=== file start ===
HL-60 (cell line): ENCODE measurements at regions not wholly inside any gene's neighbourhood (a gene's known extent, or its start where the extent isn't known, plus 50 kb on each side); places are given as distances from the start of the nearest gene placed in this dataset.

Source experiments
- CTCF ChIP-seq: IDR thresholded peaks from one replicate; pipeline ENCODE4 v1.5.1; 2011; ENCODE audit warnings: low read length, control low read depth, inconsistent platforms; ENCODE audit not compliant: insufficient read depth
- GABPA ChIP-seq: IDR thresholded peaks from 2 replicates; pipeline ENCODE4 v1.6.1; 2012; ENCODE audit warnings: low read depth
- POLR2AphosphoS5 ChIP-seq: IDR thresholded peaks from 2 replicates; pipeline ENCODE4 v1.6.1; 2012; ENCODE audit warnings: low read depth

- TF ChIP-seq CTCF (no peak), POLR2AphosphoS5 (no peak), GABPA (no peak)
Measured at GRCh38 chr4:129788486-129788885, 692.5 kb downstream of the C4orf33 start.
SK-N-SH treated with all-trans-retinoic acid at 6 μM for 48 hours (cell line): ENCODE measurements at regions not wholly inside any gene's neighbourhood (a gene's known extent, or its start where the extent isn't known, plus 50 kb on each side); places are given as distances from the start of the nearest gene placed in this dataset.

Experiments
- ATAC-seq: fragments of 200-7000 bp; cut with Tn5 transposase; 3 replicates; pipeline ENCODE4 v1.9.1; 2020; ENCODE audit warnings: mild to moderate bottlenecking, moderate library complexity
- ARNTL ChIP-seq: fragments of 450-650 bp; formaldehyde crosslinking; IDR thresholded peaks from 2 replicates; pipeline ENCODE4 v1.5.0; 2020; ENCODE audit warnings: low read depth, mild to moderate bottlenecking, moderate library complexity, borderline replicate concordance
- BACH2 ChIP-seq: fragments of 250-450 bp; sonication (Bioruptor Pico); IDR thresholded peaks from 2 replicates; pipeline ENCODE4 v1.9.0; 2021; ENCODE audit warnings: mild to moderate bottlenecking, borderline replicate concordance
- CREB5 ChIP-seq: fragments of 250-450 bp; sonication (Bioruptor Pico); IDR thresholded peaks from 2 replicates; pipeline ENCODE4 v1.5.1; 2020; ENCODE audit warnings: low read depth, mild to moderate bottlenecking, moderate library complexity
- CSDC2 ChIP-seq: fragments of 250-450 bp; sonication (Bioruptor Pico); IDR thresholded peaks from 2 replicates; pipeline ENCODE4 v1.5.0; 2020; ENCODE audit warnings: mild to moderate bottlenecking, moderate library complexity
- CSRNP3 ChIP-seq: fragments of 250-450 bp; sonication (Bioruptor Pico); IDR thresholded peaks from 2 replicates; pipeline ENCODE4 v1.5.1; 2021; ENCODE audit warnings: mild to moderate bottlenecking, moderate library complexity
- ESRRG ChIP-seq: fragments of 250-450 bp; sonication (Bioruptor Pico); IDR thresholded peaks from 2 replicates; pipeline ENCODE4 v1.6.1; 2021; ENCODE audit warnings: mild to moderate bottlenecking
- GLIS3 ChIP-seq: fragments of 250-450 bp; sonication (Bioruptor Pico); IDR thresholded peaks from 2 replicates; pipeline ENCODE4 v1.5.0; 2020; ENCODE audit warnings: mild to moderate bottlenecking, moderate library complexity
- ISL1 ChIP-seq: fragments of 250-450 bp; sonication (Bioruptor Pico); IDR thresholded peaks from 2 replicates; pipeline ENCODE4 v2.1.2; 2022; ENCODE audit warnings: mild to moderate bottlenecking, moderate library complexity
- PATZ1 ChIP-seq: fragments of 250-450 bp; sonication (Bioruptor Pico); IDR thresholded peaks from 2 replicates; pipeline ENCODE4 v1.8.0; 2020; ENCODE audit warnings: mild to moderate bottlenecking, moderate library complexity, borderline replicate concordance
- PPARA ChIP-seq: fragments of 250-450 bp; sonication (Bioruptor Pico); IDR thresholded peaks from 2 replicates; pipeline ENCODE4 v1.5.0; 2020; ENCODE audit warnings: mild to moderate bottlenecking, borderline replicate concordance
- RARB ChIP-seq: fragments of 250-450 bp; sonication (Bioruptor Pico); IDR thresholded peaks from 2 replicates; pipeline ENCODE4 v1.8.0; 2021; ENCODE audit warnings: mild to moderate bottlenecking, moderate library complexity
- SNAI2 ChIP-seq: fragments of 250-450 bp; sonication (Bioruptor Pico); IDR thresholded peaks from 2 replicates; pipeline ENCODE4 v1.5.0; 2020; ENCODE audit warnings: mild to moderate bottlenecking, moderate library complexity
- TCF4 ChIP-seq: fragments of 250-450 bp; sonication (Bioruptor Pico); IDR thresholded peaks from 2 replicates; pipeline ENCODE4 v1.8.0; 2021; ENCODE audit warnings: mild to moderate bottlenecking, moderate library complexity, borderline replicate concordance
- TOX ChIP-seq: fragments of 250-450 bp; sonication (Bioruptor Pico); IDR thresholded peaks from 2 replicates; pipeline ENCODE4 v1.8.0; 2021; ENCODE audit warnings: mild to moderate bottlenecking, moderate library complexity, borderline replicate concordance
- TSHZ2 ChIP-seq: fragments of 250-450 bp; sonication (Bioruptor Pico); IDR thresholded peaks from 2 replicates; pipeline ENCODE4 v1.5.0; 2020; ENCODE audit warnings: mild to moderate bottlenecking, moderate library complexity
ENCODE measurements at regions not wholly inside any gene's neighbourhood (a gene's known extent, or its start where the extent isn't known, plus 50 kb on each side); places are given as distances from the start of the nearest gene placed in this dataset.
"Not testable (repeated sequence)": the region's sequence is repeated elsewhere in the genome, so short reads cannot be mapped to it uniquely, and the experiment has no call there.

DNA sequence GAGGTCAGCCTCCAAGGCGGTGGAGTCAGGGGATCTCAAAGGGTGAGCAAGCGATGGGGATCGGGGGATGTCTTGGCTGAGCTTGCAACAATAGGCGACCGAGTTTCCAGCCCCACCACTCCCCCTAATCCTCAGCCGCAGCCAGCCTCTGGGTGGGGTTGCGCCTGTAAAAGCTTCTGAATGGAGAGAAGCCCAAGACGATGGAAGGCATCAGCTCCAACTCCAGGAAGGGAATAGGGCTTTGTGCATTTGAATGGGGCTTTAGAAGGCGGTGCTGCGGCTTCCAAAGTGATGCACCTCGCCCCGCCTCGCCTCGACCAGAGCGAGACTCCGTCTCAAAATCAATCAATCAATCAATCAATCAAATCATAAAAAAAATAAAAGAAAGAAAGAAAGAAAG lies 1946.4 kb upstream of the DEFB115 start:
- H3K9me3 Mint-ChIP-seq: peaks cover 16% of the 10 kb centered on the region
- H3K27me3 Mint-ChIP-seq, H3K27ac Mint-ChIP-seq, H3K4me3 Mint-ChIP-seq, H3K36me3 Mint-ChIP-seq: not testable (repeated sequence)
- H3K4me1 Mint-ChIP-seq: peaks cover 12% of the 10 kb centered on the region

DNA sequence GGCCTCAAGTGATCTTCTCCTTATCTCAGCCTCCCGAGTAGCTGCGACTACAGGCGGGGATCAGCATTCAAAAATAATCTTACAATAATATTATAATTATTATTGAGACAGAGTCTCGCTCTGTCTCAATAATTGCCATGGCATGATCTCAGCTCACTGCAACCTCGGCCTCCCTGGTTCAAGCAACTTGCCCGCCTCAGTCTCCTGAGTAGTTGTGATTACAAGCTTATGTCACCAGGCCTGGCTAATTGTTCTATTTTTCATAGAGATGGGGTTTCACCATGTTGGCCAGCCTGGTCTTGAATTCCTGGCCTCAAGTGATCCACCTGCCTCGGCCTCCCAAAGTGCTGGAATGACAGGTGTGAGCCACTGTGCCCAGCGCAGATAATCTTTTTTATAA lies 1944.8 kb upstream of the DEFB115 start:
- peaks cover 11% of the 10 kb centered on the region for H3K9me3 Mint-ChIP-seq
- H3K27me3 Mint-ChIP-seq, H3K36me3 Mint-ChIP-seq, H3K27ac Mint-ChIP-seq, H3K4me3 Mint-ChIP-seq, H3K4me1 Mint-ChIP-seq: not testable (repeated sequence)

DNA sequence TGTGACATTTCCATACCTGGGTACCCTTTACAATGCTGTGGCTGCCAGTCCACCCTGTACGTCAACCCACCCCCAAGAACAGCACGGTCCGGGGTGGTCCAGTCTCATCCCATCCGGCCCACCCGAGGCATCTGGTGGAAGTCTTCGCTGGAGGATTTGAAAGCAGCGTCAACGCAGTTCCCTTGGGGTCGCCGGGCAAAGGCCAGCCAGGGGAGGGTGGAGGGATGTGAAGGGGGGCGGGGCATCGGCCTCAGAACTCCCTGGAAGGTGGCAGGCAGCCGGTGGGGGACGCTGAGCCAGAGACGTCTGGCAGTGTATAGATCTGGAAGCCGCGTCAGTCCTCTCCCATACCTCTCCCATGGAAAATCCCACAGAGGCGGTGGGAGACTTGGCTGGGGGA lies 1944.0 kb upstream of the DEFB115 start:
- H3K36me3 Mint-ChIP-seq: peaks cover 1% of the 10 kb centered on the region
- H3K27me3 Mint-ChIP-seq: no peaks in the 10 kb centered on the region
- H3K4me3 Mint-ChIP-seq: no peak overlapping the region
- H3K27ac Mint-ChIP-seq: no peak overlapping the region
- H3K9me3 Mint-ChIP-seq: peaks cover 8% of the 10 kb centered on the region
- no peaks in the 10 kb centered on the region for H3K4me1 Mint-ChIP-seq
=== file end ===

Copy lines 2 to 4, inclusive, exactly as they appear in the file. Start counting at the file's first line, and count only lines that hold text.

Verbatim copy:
Source experiments
- CTCF ChIP-seq: IDR thresholded peaks from one replicate; pipeline ENCODE4 v1.5.1; 2011; ENCODE audit warnings: low read length, control low read depth, inconsistent platforms; ENCODE audit not compliant: insufficient read depth
- GABPA ChIP-seq: IDR thresholded peaks from 2 replicates; pipeline ENCODE4 v1.6.1; 2012; ENCODE audit warnings: low read depth